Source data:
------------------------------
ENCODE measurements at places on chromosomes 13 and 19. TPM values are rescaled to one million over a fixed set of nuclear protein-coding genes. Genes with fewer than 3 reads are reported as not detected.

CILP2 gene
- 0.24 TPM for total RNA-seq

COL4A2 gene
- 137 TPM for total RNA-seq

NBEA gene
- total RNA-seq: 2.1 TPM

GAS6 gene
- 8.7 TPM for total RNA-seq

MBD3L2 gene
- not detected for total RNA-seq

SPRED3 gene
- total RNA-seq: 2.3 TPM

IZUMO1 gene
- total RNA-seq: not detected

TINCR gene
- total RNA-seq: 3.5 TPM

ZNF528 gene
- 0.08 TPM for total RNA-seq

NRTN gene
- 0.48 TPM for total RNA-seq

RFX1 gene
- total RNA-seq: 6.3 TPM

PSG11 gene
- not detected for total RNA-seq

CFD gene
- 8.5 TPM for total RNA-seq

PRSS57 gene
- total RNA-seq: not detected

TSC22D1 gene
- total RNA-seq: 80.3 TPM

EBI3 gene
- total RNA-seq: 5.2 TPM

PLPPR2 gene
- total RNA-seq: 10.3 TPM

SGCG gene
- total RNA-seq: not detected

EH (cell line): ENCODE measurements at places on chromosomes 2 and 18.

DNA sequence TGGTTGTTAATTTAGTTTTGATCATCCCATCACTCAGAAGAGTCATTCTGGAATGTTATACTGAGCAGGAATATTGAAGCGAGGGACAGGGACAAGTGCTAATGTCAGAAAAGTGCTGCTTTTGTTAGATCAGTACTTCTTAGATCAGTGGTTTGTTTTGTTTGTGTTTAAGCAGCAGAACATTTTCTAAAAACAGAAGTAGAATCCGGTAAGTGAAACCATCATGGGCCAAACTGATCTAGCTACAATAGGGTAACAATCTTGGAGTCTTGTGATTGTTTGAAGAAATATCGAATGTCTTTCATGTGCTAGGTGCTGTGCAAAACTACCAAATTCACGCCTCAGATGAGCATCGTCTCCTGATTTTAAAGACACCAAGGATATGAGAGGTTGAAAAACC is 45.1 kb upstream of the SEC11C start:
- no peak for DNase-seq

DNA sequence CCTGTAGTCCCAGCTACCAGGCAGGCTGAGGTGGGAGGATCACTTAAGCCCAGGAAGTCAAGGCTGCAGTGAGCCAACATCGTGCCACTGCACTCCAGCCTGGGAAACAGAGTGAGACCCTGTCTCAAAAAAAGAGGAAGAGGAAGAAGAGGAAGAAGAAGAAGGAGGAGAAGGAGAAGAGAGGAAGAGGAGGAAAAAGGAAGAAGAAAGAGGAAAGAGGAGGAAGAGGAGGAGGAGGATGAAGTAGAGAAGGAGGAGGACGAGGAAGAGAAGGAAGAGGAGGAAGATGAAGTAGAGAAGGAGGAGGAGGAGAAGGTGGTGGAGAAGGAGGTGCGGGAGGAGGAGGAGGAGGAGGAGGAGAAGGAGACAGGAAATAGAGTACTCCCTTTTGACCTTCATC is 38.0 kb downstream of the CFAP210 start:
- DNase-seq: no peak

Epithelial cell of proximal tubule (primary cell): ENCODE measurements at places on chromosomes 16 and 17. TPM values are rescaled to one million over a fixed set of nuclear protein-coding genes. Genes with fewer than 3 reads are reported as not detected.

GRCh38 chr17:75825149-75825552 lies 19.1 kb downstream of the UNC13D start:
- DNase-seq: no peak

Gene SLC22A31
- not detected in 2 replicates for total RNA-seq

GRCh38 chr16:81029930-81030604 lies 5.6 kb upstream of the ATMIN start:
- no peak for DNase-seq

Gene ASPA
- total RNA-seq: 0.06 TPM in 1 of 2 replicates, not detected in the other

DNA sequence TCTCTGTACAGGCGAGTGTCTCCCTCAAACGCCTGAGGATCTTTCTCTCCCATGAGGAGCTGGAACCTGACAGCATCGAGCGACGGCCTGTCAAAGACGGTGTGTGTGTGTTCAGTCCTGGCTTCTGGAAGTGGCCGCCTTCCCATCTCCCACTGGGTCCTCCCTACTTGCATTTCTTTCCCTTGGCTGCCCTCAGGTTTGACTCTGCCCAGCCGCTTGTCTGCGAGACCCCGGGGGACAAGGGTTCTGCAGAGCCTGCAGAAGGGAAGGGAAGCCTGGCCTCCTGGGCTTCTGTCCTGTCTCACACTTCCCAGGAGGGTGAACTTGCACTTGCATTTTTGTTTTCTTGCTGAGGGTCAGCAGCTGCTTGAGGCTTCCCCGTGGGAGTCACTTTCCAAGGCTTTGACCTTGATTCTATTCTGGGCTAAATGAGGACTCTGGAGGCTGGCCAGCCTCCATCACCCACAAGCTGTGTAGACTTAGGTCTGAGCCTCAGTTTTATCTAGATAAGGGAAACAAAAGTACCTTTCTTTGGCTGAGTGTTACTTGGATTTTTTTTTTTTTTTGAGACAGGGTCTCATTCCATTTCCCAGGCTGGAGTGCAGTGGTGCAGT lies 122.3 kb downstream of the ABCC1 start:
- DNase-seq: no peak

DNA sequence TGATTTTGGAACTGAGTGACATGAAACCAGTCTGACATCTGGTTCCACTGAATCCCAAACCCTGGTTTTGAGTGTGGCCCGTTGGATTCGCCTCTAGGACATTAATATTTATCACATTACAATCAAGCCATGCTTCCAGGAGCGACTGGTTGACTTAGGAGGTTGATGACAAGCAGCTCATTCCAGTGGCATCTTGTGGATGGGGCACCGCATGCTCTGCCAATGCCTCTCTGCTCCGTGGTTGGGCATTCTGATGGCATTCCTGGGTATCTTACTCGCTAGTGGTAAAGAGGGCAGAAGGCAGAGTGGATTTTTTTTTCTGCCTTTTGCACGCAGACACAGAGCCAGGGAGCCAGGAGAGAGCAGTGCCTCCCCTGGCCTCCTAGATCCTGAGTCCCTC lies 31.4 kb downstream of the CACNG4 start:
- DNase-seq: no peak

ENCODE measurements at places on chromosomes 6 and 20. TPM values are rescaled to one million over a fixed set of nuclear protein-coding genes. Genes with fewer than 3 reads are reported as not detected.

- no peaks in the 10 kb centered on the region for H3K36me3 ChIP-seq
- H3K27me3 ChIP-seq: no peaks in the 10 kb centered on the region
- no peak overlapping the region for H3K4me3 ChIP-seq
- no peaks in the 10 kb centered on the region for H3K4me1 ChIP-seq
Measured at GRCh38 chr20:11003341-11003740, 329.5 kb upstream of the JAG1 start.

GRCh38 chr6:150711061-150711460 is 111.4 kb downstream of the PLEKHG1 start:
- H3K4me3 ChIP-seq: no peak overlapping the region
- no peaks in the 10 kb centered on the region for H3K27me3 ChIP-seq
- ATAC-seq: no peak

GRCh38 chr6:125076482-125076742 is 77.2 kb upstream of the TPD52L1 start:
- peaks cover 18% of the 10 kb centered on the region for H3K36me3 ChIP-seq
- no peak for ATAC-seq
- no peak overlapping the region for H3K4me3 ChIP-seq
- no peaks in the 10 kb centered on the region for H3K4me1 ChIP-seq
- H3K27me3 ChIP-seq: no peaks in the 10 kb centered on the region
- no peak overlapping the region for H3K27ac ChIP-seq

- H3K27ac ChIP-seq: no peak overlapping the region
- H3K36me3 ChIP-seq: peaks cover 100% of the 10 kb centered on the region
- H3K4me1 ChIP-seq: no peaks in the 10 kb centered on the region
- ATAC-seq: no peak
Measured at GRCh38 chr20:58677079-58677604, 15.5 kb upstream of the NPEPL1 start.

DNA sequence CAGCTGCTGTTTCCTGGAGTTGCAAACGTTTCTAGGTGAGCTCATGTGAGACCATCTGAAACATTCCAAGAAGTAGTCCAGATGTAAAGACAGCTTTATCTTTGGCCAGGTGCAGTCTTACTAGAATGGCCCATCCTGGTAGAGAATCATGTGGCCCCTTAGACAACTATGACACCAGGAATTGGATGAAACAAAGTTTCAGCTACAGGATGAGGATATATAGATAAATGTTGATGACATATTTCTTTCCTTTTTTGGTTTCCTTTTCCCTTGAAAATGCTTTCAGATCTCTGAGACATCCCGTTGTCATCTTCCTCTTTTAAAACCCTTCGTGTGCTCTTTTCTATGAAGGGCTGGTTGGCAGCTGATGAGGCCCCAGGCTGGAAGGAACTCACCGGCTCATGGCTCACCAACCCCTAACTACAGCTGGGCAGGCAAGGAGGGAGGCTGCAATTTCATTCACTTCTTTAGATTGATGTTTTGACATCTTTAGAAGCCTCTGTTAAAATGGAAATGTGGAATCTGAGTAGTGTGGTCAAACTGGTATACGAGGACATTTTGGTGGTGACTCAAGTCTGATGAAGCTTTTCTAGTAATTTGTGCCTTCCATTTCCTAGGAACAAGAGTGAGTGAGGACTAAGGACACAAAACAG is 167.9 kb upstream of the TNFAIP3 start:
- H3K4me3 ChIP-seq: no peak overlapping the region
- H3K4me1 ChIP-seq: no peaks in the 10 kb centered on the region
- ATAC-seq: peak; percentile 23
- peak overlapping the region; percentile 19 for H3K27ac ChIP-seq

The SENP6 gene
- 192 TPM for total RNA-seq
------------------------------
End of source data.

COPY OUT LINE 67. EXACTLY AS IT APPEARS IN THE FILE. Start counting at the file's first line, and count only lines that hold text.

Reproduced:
- peaks cover 18% of the 10 kb centered on the region for H3K36me3 ChIP-seq